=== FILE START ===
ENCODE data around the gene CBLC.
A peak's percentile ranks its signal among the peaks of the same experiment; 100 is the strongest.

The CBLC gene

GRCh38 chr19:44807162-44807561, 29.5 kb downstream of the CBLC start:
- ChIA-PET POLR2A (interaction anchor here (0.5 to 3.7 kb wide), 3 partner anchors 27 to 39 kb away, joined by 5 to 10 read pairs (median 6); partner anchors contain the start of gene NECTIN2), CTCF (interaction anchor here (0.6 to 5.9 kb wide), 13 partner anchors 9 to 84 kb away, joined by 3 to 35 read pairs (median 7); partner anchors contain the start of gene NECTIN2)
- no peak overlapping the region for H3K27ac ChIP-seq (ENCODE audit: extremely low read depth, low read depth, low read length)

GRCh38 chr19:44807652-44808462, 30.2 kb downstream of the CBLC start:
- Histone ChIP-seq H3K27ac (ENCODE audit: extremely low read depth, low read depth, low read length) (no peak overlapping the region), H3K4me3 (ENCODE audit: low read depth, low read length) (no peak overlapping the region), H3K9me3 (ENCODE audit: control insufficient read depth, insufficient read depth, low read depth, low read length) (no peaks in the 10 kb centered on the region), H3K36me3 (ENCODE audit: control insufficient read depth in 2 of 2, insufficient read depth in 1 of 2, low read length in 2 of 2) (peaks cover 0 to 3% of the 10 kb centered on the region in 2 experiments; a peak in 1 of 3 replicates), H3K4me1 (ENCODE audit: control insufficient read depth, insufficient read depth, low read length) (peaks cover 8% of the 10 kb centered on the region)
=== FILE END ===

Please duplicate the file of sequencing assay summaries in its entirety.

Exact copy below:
ENCODE data around the gene CBLC.
A peak's percentile ranks its signal among the peaks of the same experiment; 100 is the strongest.

The CBLC gene

GRCh38 chr19:44807162-44807561, 29.5 kb downstream of the CBLC start:
- ChIA-PET POLR2A (interaction anchor here (0.5 to 3.7 kb wide), 3 partner anchors 27 to 39 kb away, joined by 5 to 10 read pairs (median 6); partner anchors contain the start of gene NECTIN2), CTCF (interaction anchor here (0.6 to 5.9 kb wide), 13 partner anchors 9 to 84 kb away, joined by 3 to 35 read pairs (median 7); partner anchors contain the start of gene NECTIN2)
- no peak overlapping the region for H3K27ac ChIP-seq (ENCODE audit: extremely low read depth, low read depth, low read length)

GRCh38 chr19:44807652-44808462, 30.2 kb downstream of the CBLC start:
- Histone ChIP-seq H3K27ac (ENCODE audit: extremely low read depth, low read depth, low read length) (no peak overlapping the region), H3K4me3 (ENCODE audit: low read depth, low read length) (no peak overlapping the region), H3K9me3 (ENCODE audit: control insufficient read depth, insufficient read depth, low read depth, low read length) (no peaks in the 10 kb centered on the region), H3K36me3 (ENCODE audit: control insufficient read depth in 2 of 2, insufficient read depth in 1 of 2, low read length in 2 of 2) (peaks cover 0 to 3% of the 10 kb centered on the region in 2 experiments; a peak in 1 of 3 replicates), H3K4me1 (ENCODE audit: control insufficient read depth, insufficient read depth, low read length) (peaks cover 8% of the 10 kb centered on the region)